7 December, 2020
There is a pervasive argument today that writers should not represent other races, classes, genders, sexualities, disabilities, ideologies or religious persuasions in their fiction unless they have ‘authentic lived experience’ from which to draw. The argument is driven by a concern for social justice and a fear that institutions with power will continue, as they have in the past, to misrepresent people with less or no power to speak for themselves. It is a laudable agenda and a reasonable concern in the face of continued racial oppression, sexism and a litany of societal failures.
The mechanistic application of this concern into a de facto policy of rejectionism – where ‘representation is bad’, writers are not to do it, and institutions that don’t defend that orthodoxy are to face sanction – not only constitutes an unacceptable threat to freedom of expression (which is, perhaps, the familiar rebuttal), but also threatens to oppress the very people the policy aspires to support.
I’m a novelist, so let me tell you a story about how a flawed, clumsy and even misinformed act of representation gave courage to a nation and helped millions feel less alone in a world that had forgotten their suffering.
Shortly after he published The Grapes of Wrath in 1939, the American novelist John Steinbeck took a trip to Latin America to work on a movie. America was still not in the war and his experience proved to him that Nazi propaganda was widespread, increasingly effective and needed to be countered. Dr Donald V. Coers explained in his 1991 study John Steinbeck Goes to War, that the novelist wrote to President Roosevelt arguing that, ‘a crisis in the Western Hemisphere is imminent, and is to be met only by an immediate, controlled, considered, and directed method and policy.’
Steinbeck wanted to do something about it personally. He found an audience and supporter in the Office of Coordinator of Information at the Office of Strategic Services, then under Colonel William J. ‘Wild Bill’ Donovan. The OSS was the forerunner to the modern CIA and Wild Bill had a reputation for out-of-the-box thinking (insofar as he cared about the box at all). With his support, Steinbeck published a book of propaganda to support the occupied peoples of Europe. It was called The Moon is Down. It’s one of my favourite books.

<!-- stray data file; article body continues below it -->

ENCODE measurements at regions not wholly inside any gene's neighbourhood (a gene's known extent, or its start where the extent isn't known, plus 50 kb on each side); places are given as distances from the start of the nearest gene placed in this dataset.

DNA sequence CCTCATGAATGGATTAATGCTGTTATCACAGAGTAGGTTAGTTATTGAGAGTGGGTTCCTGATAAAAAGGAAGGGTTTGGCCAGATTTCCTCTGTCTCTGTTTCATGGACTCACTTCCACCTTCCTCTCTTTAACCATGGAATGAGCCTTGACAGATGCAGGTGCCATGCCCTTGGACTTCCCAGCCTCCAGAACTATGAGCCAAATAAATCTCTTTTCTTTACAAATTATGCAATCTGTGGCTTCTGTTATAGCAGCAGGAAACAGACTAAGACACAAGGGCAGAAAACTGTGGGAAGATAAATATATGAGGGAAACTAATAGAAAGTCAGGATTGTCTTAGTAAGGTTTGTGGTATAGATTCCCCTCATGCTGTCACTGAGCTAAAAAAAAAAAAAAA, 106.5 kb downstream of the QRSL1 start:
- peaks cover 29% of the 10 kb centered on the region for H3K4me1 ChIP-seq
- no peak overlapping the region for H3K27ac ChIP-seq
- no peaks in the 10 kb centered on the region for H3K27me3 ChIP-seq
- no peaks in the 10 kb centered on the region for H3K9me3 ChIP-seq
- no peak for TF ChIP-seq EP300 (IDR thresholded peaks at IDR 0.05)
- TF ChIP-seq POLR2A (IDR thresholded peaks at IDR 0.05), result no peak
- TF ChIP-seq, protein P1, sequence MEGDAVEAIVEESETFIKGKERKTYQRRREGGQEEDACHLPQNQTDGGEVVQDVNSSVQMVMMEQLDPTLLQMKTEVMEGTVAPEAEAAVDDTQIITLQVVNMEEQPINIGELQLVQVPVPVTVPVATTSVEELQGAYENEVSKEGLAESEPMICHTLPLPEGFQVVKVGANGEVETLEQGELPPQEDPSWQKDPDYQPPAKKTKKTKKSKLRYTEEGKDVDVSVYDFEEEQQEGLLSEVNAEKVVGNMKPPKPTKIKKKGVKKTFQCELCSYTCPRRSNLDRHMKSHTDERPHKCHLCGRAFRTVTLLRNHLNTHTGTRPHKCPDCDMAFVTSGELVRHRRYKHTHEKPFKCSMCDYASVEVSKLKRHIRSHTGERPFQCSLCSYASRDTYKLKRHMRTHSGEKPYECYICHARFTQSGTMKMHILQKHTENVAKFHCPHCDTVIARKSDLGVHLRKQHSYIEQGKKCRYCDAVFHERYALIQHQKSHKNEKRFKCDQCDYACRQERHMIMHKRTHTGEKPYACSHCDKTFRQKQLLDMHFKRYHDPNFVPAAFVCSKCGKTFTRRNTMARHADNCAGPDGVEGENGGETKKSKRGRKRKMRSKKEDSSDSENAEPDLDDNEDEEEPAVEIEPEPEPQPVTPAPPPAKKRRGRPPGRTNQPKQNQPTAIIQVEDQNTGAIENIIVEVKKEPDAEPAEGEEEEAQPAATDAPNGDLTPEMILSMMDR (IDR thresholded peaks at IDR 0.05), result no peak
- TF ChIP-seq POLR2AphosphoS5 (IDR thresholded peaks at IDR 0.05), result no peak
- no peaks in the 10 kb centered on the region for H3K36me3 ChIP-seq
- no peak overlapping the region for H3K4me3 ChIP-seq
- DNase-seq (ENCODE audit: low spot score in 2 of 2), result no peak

The story was set in an unnamed peaceful, defenceless country in the north of Europe that had been occupied by the Nazis, a country widely accepted to be Norway. In the story, the occupied people were not encouraged to be super-human resistance fighters. Instead, it was about the fundamental ideas that organised and sustained that community through time: ideas of liberty, and participatory government, and freedom of thought, and independence of action – and how they could not be simply ordered away by the occupiers. In the book, the Nazis came to the dawning realisation that they were up against a force much more powerful than themselves.
As Coers tells us, Steinbeck wrote a fable that celebrated ‘the durability of democracy’, and argued through his story that ‘free people are inherently stronger than the “herd people” controlled by totalitarian leaders, and that, despite the initial advantage of the militarily mighty dictators, the democracies would eventually win the war’.